Like a mixed CD one of your pals might make you over the Summer, there’s a lot of heart, and even some great moments in Zac Efron’s new EDM movie, but it goes without saying that the output is going to appeal more to its creator than the recipient.
In this case, it’s extremely clear that co-writer/director Max Joseph (MTV’s “Catfish”) has not only far-reaching, weighty knowledge of the electronic dance music scene. From the patois to the way his libretto talks about a song as if it was the backend of Rachel McAdams, and the mechanics of what makes a good set, the tyro director definitely knows his stuff. But like overhearing an inside joke between best friends at a cigarette dispensing machine in a club, you likely won’t get it like he does.
Having said that, everyone loves a good tune, and most of us can all appreciate the struggle and plight of being an ambitious but society-stunted twenty-something, so when Joseph and co-writer Meaghan Oppenheimer lay down the needle, you’re happy to listen – and as the track continues, and you get more familiar with and its journey, you might possibly even find yourself more and more taken with it than expected.
A mix-up sesh of recent dance-music winner “Eden” and poppy ode-to-excess “54”, “We Are Your Friends” features Zac Efron’s six-pack (no, in all honesty, he’s actually a pretty fine actor – in the least, he’s charming) as a San Fernando teenager who spends his nights working – for free – spinning discs at a club. While his friends are off somewhere in the club chasing skirt, ‘Cole Carter’ comes upon the club’s no.1 music-spinner, James (Wes Bentley). After spending the night shadowing the older and more experienced James around a party, Cole finds himself taken under his wing – where the former tries to help the ambitious Cole hone in his skills.
Meanwhile, Cole falls for James’ assistant/girlfriend, played by super-shexy model Emily Ratajowski, who we’re reminded isn’t just a token music-loving tart, she actually went to Stanford and speaks like she’s been polishing Tony Hopkins’ chest knobs over at Merchant-Ivory. Alas, we all know where that relationship is going… and what the fall out will be. But who cares… there’s great music cued up for their love scene.
Ironically, since it’s such a vital and ostensibly so carefully-constructed element of the film, the relationship between Efron and Ratajowski just doesn’t click. Either the duo lack the chemistry to convince the audience of their speedy, blossoming love affair or she’s just not convincing – she does, after all, look and sound like she’s just walked off the catwalk – as a supposedly average, almost invisible college dropout whose trying to find her way. One could likely say the same for her co-star, what with his chiseled good looks and undeniable movie star charm, but Efron’s clearly a more accomplished actor, because he passes as a slacker – in fact, he’s damn near very good in a few scenes, particularly towards the end. You believe he’s on that journey.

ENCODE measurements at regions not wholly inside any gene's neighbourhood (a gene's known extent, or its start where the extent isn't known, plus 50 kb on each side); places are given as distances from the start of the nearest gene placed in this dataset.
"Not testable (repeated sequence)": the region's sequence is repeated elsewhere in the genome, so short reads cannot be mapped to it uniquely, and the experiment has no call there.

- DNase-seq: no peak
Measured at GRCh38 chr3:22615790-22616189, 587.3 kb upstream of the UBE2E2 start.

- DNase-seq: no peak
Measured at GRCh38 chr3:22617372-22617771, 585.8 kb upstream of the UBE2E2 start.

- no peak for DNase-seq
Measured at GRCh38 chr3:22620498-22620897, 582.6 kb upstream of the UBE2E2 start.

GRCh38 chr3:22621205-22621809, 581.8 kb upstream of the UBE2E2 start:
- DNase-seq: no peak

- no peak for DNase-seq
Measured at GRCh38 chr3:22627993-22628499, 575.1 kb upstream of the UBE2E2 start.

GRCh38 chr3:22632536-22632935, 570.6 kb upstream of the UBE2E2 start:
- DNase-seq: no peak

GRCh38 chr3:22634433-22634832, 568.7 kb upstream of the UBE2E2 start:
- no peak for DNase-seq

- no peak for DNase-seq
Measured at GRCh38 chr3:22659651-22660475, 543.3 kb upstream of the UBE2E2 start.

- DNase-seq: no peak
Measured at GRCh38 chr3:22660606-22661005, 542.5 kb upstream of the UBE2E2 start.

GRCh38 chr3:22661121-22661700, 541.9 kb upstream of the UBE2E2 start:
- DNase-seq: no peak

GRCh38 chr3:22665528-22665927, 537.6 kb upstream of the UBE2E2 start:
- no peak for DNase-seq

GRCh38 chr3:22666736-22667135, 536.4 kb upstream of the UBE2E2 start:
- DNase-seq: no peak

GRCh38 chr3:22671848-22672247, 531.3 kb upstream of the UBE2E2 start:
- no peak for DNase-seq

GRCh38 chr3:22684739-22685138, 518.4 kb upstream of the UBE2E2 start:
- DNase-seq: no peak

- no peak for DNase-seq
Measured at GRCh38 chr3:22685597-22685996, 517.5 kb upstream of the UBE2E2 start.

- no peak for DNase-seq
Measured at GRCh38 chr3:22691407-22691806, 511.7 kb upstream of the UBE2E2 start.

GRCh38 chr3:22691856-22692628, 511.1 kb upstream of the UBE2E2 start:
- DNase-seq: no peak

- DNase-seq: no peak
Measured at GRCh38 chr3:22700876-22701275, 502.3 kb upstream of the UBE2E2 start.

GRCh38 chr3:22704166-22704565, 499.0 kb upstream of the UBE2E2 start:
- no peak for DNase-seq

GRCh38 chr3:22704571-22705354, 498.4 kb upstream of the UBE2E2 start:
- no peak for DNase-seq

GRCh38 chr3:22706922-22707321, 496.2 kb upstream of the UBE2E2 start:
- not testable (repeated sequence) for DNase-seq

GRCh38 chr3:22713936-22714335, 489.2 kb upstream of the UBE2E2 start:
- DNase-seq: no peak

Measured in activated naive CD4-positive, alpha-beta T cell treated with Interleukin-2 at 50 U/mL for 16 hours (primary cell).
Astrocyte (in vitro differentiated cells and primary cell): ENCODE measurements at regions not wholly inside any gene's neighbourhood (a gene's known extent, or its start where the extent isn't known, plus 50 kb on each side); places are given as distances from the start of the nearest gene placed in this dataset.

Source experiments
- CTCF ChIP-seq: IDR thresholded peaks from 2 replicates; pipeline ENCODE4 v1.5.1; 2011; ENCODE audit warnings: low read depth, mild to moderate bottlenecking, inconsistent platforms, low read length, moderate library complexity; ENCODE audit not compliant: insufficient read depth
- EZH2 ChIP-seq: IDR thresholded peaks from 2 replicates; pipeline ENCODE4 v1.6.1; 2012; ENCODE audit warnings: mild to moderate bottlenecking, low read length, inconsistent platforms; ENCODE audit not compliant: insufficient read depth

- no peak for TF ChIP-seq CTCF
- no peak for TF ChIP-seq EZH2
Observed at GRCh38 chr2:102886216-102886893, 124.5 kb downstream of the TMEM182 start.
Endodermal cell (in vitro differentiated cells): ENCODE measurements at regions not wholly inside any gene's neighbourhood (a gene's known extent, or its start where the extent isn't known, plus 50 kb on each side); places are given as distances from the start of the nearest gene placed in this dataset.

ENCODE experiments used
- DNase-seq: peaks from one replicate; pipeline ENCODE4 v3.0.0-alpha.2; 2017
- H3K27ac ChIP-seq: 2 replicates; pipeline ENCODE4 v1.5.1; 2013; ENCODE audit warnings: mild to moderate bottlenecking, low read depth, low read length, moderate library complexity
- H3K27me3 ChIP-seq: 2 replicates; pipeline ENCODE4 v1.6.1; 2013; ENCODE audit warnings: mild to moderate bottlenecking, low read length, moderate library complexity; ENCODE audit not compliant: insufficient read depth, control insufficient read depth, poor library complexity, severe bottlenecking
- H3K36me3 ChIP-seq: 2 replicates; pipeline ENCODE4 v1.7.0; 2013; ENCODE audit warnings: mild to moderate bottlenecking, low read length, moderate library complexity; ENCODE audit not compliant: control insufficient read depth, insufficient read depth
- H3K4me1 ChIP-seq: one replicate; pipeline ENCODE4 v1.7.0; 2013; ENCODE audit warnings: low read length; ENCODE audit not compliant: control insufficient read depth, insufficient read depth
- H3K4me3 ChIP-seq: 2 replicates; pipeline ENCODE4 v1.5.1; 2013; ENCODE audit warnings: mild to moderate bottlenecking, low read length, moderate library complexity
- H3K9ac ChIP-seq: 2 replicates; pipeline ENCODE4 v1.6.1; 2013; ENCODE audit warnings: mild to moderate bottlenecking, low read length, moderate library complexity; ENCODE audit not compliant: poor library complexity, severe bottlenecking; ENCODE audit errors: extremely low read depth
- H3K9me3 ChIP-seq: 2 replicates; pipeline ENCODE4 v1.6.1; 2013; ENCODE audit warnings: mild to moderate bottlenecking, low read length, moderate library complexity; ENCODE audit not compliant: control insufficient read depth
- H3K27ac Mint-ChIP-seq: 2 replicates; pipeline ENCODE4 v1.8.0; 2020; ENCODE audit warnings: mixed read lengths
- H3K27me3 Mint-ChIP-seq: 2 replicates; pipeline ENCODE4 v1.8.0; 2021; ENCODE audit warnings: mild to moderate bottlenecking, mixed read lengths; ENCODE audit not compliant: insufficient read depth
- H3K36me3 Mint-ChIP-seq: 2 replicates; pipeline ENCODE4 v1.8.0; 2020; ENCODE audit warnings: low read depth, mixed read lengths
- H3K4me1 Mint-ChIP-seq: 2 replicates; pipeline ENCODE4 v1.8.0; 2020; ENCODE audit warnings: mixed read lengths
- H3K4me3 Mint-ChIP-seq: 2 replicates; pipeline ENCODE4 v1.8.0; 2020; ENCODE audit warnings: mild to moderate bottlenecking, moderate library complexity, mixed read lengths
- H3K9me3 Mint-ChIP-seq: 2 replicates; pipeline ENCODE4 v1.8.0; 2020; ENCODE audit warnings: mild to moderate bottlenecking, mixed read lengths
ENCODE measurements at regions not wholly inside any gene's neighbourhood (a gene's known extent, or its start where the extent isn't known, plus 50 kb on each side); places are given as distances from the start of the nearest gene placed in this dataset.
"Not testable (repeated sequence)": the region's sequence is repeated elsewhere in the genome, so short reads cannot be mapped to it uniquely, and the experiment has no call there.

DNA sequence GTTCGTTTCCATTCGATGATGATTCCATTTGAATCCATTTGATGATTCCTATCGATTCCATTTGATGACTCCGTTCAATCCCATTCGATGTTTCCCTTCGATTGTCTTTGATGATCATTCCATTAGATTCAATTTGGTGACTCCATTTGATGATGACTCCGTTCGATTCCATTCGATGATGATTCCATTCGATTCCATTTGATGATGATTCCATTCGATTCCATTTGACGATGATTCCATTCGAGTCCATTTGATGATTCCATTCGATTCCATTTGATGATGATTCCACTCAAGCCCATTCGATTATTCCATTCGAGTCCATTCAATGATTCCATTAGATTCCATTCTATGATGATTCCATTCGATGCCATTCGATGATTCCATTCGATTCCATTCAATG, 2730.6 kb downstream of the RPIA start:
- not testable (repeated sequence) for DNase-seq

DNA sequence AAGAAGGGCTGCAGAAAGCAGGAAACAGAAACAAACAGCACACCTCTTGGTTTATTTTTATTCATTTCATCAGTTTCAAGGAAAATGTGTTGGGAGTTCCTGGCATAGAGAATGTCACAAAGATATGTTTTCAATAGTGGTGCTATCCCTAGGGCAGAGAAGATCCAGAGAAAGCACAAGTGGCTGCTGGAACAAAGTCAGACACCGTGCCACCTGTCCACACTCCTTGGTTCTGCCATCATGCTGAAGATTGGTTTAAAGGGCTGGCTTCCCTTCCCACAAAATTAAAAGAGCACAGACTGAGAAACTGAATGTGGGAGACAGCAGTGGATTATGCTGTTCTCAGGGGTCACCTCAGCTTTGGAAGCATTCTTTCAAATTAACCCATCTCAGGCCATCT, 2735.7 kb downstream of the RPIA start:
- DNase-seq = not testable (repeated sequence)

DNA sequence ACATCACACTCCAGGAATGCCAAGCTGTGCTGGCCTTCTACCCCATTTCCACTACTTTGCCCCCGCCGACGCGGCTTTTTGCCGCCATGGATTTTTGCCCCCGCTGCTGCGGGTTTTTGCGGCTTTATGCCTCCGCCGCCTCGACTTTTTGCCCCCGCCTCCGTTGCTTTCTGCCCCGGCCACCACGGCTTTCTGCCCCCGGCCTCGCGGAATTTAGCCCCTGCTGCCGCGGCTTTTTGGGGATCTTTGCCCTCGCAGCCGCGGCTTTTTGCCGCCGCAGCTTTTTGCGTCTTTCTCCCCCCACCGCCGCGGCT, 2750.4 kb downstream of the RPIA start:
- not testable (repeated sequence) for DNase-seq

A better mix than Efron and the abnormally-gorgeous female is the Skywalker-Yoda unit that the former and Wes Bentley make up. As the seasoned DJ who “was once good”, Bentley (who time has been very kind to; he doesn’t look more than a month older than he did in his ‘90s breakthrough “American Beauty”), completely embodying the likeable, wayward party man, and Efron, playing up his character’s vulnerability and youth, make for an interesting and very entertaining twosome. Their scenes really work well.
While the script is somewhat hokey, and it’s as predictable as a cat near a pond, it’s all undeniably quite engaging. In some respects, it feels like you’ve been popped a roofie. You’re into it….and you don’t quite know why. Maybe it’s that it comes across intelligent and isn’t afraid to detour from the norm and go a little dark? Maybe it’s the music, which had it sucked would’ve obviously derailed the movie? Or maybe it’s Ms Ratajowski’s spellbinding, loose-buttoned dance in a party scene?
In capping, you won’t likely have it on loop or repeat but there’s enough highs – The performances are infused with passion (Bentley is especially enjoyable to watch, proving yet again that he’s able to jump from and convince in diverse role to diverse role without even the need of a makeup artist) and the story, though a little thinnish on guts and originality, is engrossing enough to delay a toilet break – in “We Are Your Friends”* to get you satisfyingly temporarily cinematically bent.
* But Jesus!, Efron, please speak up about the ‘titles’ of the movies you’re doing! They suck! From “At Any Price” to “That Awkward Moment/Are We Officially Dating”, and now this (Even “Wired for Sound” would’ve put more bums on seats!) it’s like they’re throwing title duties to whoever is left at the Bingo Hall at midnight on a Thursday!